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Employee Privacy Rights in the Workplace

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Employee Privacy Rights in the Workplace

Employee Privacy Rights in the Workplace

Many Americans embark on their employers violating their privacy. Employers are becoming more vicious on how they screen new candidates, as well as their current employees. Normally employers will conduct background checks, random drug testing, and maybe even a credit check. The question I’m asking is “How far is too far”? Employees need to become more aware of this situation. Employee privacy laws are limited, which makes it easy for employers to invade your privacy. Some things are personal and should remain that way. I believe that employer’s need to reevaluate their techniques and approach this ongoing situation and find alternative solutions to this problem. There are limits to everything in life, and there need to be limits set on employee’s privacy laws.

Employer’s privacy laws are limited; they’re not set to protect you. Something needs to be done to protect the employees’ interest. Employers have the upper hand in this situation. Everyday they find a new way to invade employees’ privacy. It’s time to make a stand and stop this from happening. We as employees need to get new laws enforced to prevent this from happening to us, and our children. After carefully researching this, I found that this epidemic is happening across the nation. This situation can only get better if, we as citizens make it better. It’s time to stop complaining about this, and do something!

The Employer’s Interest

Employee’s have the right to protect their privacy by any means necessary. At the same time employers have an investment to look after. They do have the right to screen their employees by implementing drug screening, background, and at time credit checks. I agree that these measure’s need to be taken to prevent their investment; they’ll be taking a risk if they didn’t. Everyone they hire has a history, some may be criminal. They have the right to know this. They don’t want anyone with a history of fraud or theft. This is understandable; I wouldn’t hire a person with this type of record either. Although, they have some valid points, there are boundaries that shouldn’t be crossed. Many feel like some things should remain private. Your social life shouldn’t be a factor, when your career is involved. As long as you pass all the screenings, everything else should be irrelevant. It’s up to us to make sure our rights are protected. As long as we sit and do nothing, nothing is going to change. It’s time to stand up for what’s right and make a change. Challenging this will only make our lives and jobs much easier.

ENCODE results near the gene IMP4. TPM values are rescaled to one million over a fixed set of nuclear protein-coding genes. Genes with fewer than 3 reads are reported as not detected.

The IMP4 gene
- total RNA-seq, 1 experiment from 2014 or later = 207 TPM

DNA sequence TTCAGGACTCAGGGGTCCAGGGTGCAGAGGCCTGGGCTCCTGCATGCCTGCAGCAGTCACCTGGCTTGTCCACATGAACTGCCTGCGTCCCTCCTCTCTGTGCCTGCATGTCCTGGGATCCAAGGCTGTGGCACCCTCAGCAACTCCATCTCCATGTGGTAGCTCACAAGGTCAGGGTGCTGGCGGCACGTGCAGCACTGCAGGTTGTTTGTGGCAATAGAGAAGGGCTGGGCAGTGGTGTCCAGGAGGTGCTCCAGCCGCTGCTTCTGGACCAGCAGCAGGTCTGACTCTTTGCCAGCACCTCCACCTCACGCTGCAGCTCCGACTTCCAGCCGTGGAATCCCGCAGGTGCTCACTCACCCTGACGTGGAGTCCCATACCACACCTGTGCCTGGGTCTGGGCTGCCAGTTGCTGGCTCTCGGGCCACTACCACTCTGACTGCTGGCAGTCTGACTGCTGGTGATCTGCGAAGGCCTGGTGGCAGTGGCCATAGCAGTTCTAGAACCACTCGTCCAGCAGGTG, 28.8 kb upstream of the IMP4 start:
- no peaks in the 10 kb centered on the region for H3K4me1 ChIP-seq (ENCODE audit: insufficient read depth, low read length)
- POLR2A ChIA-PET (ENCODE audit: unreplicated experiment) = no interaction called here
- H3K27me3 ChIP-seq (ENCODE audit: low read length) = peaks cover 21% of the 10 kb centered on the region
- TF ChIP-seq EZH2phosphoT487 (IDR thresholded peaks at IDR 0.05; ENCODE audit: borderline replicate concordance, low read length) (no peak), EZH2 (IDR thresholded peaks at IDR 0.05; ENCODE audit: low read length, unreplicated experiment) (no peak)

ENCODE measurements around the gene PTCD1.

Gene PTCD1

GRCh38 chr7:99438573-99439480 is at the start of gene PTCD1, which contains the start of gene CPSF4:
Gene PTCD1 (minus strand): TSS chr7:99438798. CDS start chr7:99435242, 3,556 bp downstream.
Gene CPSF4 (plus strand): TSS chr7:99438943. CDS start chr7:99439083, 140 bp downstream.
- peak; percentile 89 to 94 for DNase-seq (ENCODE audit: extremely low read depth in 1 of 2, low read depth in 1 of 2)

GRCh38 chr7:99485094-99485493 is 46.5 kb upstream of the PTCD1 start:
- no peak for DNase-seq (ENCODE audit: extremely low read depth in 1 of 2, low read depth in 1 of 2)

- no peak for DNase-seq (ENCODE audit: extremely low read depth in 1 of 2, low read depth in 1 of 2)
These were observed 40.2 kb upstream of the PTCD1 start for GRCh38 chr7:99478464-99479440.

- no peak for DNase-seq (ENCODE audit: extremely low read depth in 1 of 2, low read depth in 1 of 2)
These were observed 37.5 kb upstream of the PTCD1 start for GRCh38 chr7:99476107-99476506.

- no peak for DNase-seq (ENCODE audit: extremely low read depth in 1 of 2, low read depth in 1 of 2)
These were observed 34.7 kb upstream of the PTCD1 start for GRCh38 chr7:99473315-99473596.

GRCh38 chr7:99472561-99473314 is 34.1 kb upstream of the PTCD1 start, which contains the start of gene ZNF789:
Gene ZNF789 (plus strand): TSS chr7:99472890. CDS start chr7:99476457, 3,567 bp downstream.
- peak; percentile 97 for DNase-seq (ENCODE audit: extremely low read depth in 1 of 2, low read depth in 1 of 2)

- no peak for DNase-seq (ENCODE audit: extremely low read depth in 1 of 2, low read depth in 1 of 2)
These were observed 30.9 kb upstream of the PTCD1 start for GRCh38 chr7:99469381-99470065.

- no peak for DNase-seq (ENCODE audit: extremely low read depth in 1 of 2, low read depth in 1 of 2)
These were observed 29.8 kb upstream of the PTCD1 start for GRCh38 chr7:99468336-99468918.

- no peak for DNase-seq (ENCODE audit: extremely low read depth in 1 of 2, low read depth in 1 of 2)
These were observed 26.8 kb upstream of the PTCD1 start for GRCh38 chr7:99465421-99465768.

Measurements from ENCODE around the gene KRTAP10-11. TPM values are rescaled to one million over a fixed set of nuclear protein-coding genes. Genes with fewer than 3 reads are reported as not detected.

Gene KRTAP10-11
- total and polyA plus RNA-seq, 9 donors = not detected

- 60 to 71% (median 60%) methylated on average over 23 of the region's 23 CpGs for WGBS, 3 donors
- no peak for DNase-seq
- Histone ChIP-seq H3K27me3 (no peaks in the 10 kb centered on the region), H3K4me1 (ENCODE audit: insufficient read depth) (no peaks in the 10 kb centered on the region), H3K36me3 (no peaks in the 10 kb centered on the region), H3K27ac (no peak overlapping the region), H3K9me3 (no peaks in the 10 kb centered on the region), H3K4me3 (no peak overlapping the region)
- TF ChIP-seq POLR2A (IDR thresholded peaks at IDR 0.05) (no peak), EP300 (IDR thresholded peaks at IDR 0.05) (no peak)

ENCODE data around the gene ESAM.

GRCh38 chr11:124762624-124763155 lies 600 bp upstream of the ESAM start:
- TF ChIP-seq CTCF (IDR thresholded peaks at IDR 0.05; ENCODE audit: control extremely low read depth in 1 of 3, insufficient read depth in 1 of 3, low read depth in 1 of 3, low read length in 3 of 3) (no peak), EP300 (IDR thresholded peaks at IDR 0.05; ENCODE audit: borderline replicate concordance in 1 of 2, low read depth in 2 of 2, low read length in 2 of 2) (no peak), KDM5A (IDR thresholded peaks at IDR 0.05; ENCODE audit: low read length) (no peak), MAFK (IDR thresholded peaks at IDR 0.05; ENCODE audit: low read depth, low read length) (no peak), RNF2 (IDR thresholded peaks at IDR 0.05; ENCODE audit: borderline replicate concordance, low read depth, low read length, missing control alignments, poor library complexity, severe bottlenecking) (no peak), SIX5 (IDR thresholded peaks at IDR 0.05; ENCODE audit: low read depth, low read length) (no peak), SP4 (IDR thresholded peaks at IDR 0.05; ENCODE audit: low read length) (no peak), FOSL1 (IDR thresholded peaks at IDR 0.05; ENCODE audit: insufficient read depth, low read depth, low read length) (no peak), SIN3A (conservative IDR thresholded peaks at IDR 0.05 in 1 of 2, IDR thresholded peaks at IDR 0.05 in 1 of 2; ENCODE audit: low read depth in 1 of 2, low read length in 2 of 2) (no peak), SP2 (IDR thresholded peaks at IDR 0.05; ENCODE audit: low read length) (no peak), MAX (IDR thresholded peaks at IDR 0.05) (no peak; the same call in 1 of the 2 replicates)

After reading “You smoke? You're fired (May2005), Armour speaks on how companies are taking action against employees who smoke. The outright bans raise new questions about how far companies can go in regulating workers' behavior when they are off the clock. The crackdown is coming in part as a way to curb soaring health care costs, but critics say companies are violating workers' privacy rights. The zero-tolerance policies are coming as more companies adopt smoke-free workplaces. The author points out how employers feel they are protecting their investments by screening their employees in every way possible. Being a smoker is a choice each individual makes and you shouldn’t be held liable for this action. What you do after work hours is each individuals business. The decisions we make and lives we choose to live is pro choice.

Surveillance Techniques

Employers closely monitor their employees by using all types of surveillance techniques. Employee monitoring has become a major issue in society. Different types of monitoring are currently being used by employers, including computer monitoring, video surveillance, investigators, undercover operatives, spying, eavesdropping and wiretapping, and electronic mail and voice mail, and active badge systems. There are lots of employees that are terminated for these reasons. While employers argue that monitoring is a way to increase productivity and customer service, others argue it is really the modern method of having control and power over their employees. Monitoring has been used to determine pay and promotion decisions as well as to reinforce disciplinary actions. Objections to computer monitoring include the issue of privacy. Monitoring is a simple way of invading employee’s privacy. For example, computer data banks, telephone and video monitoring, active badges, and other monitoring techniques make the private lives of workers easier to delve into without detection (Mishra, J.M; Crampton, S.M 1998).

There are many types of surveillance techniques used to monitor employees. Some of the more common techniques are computer monitoring, video surveillance and electronic mail and voice mail. Companies constantly

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